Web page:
However, a metamodel does not in itself provide semantics for a modeling language and the ontologies and models represented within it.

Model and ontology semantics

When a formal language is used for modeling, i.e., representing domains of interest, then in addition to the syntax which defines all the (syntactically) correct sentences of the language, the language has semantic specification which is used to convey the meaning of sentences in the language. Formal semantics for an axiom system within a language may be defined in terms of its interpretations or in terms of an inference mechanism.

In logic and mathematics, a formal system consists of a formal language plus a set of inference rules for deriving new knowledge from previously derived knowledge. For example, a metamodel may be used to specify the formulas of the language. An axiom is a formula language asserted as a priori knowledge about the domain of application. Theorems are assertions derived from axioms using inference rules. The theorems include all the axioms, plus all formulas which can be derived from previously-derived theorems by means of inference rules. When ontologies and models are represented within a logical system such as OWL2, the ontology is an axiom set. For example, DUL has been isolated and axiomatized in OWL and can be downloaded and used in Protégé, the OWL tool.

An interpretation of an axiom system in a domain is a mapping which preserves typing operations. A model of an axiom system is an interpretation in which the axioms are true in the interpretation. An axiom system is said to be satisfiable if it has a model in the logician’s sense of the word model.


SysML plays a benchmark role in the MBSE ontology activity. SysML has been designed to have the expressivity needed to model systems. In this sense SysML is an ontology language. SysML contains the first six of these language constructions. It is the most wide spread general purpose system modeling language. However, there are no established ontologies for use in building SysML models and SysML does not have a recognized formal semantics.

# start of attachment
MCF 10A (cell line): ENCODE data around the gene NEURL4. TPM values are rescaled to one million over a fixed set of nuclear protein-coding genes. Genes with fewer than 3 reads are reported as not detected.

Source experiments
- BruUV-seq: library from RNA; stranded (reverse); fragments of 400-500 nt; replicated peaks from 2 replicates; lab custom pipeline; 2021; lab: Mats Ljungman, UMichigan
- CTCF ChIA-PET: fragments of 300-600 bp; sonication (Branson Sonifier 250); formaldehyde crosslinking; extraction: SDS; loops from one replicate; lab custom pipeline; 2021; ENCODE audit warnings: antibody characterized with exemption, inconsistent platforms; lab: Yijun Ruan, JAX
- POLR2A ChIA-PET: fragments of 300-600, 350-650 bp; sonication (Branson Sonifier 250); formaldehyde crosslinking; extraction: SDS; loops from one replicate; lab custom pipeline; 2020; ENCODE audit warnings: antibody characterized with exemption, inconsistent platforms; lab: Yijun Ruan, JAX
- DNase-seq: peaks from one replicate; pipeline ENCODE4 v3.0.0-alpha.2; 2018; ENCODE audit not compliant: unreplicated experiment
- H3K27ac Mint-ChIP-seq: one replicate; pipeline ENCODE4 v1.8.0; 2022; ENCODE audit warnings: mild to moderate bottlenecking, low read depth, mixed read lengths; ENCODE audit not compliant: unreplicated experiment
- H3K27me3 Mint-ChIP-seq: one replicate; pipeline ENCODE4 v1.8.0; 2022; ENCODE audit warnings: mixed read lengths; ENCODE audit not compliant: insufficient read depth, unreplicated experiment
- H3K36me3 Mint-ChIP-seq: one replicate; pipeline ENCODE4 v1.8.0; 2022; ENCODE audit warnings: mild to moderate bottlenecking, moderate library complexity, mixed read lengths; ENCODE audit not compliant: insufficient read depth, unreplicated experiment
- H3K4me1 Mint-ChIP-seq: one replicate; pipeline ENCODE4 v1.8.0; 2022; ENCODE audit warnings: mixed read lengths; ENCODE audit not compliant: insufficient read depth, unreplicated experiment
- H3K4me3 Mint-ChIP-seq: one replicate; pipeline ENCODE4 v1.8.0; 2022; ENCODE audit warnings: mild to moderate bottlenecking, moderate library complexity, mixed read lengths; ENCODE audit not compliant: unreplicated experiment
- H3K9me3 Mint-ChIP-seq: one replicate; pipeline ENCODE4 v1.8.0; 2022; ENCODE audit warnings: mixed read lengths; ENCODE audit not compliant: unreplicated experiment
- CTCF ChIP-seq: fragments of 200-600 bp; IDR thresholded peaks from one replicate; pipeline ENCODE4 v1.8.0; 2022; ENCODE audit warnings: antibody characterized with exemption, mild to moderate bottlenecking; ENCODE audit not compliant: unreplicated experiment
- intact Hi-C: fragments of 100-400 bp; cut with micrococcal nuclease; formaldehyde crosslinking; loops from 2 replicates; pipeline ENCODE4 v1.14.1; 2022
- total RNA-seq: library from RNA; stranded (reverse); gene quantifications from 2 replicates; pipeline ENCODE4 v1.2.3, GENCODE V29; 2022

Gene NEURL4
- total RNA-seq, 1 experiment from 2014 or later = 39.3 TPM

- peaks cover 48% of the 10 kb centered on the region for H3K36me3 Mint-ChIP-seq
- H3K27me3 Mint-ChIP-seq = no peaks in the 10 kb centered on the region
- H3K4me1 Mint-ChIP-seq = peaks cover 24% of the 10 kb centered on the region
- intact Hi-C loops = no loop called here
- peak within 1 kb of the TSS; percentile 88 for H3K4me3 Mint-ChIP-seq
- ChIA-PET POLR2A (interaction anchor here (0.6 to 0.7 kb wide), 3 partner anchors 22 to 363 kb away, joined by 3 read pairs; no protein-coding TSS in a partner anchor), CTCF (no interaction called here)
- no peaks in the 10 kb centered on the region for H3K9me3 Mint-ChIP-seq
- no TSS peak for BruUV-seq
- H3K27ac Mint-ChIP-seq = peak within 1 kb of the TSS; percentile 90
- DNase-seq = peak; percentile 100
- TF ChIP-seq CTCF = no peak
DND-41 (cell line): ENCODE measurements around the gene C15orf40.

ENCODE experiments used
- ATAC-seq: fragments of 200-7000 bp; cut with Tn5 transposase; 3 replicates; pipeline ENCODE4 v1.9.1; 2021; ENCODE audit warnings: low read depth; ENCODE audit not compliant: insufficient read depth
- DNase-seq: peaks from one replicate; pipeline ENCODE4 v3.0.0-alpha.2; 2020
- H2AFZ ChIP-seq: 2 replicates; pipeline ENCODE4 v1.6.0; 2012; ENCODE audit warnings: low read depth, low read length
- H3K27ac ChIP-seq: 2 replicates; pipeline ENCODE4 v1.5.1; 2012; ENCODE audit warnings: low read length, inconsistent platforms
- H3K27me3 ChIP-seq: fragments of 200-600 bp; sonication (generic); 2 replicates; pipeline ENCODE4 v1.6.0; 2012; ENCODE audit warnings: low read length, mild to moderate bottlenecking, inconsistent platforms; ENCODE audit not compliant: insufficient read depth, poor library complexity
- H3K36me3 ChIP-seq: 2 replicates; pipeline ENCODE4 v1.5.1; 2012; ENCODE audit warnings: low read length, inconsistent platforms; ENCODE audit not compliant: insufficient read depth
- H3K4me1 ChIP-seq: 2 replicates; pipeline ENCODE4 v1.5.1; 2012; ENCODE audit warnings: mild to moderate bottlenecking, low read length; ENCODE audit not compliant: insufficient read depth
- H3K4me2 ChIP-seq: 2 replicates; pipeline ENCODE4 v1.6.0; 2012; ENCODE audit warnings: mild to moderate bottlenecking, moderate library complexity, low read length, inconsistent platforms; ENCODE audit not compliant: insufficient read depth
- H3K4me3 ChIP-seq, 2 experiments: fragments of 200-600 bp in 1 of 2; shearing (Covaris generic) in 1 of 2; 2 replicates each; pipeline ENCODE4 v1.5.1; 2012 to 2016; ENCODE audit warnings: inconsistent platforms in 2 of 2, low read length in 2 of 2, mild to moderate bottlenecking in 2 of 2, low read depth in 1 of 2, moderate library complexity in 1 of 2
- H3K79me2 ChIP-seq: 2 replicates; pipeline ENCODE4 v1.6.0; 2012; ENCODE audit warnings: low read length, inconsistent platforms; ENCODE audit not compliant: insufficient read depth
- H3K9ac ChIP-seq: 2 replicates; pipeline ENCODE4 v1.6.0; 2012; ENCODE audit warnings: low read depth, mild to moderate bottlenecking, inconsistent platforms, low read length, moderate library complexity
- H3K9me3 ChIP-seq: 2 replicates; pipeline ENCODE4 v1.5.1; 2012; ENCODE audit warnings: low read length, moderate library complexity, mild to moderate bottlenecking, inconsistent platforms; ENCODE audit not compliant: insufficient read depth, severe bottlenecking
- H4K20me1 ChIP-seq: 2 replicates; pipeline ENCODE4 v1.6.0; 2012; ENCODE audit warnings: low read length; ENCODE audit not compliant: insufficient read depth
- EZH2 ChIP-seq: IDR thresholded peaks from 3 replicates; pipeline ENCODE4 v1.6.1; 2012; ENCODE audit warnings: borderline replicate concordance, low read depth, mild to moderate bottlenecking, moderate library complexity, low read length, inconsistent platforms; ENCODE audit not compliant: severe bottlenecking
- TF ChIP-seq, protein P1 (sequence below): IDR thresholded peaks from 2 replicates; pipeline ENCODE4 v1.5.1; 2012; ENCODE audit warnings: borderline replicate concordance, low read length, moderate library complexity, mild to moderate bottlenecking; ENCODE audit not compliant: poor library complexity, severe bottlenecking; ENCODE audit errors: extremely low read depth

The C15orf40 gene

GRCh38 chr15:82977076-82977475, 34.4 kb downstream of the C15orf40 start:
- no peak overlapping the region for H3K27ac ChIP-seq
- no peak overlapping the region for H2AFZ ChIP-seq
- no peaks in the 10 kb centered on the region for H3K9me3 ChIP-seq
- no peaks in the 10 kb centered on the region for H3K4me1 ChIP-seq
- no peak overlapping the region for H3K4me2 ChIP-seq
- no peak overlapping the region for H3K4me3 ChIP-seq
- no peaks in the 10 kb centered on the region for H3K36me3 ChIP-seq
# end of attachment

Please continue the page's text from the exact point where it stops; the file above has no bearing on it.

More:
Ontology engineering

Ontology engineering (or ontology building) is a subfield of knowledge engineering that studies the methods and methodologies for building ontologies. Guidelines for how to use UML constructions in modeling have been addressed in [Guizardi, Herre, Wagner]. OntoClean, a formal methodology for ontology engineering developed by Nicola Guarino and Chris Welty, has been used to analyze and develop ontologies for physical objects. OntoClean is based on met properties of classes such as identity, unity, rigidity, and dependence. These met properties can be used for example, to analyze concepts such as wholes. The intuitive of a whole is an individual all of whose parts are related to each other, and only to each other, by some distinguished relation which can be viewed as a generalized connection relation.

Ontology management

Domain ontologies may represent concepts in very specific and often incompatible ways. As systems that rely on domain ontologies expand, they often need to merge domain ontologies into a more general representation. At present, merging ontologies that are not developed from a common foundation ontology is a largely manual time-consuming process. Domain ontologies that use the same foundation ontology to provide a set of basic elements can be merged automatically.

mbse/background_material_for_mbse_ontology_development.txt · Last modified: 2010/12/07 21:01 by yvonne